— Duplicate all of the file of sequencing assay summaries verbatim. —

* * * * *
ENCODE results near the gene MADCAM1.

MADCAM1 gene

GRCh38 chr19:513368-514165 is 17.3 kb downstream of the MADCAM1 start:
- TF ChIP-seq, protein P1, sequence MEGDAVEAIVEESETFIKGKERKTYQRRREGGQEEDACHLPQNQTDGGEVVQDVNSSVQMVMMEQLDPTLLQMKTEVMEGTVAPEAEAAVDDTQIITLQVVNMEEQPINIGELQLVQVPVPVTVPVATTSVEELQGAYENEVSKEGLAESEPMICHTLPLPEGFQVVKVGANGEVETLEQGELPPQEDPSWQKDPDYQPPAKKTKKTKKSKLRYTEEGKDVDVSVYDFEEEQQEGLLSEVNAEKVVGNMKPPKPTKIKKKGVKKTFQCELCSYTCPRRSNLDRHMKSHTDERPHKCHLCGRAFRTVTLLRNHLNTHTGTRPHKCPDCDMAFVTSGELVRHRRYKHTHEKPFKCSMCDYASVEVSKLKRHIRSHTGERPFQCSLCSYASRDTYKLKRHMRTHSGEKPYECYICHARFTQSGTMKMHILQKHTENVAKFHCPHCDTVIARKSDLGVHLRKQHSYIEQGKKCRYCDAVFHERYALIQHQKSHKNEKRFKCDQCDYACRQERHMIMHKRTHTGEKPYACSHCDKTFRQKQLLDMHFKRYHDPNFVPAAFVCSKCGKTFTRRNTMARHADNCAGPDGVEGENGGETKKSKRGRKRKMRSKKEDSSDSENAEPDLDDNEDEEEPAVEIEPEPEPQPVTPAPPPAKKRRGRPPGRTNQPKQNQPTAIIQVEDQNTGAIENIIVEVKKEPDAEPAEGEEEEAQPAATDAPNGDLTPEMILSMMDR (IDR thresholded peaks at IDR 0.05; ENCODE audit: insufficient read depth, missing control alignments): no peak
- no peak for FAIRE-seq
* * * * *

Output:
ENCODE results near the gene MADCAM1.

MADCAM1 gene

GRCh38 chr19:513368-514165 is 17.3 kb downstream of the MADCAM1 start:
- TF ChIP-seq, protein P1, sequence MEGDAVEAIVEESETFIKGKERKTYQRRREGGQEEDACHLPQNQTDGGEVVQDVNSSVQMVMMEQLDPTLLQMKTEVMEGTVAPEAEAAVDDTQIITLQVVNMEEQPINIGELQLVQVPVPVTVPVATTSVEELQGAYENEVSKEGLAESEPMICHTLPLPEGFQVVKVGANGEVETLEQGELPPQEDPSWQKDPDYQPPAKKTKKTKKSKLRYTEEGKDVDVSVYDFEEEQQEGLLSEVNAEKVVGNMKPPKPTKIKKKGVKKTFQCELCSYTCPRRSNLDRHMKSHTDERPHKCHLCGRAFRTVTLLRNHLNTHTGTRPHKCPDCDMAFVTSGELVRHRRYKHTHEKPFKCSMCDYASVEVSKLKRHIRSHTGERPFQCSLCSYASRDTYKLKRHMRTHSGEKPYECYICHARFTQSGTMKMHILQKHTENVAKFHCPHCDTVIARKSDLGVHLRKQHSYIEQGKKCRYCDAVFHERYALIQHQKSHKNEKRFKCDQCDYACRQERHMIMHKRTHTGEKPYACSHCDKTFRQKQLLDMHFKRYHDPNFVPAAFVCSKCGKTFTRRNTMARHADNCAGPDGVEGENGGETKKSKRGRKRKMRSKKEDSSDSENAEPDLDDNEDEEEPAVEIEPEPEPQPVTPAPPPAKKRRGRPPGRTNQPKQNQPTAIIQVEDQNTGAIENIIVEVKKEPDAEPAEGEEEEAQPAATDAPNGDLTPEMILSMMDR (IDR thresholded peaks at IDR 0.05; ENCODE audit: insufficient read depth, missing control alignments): no peak
- no peak for FAIRE-seq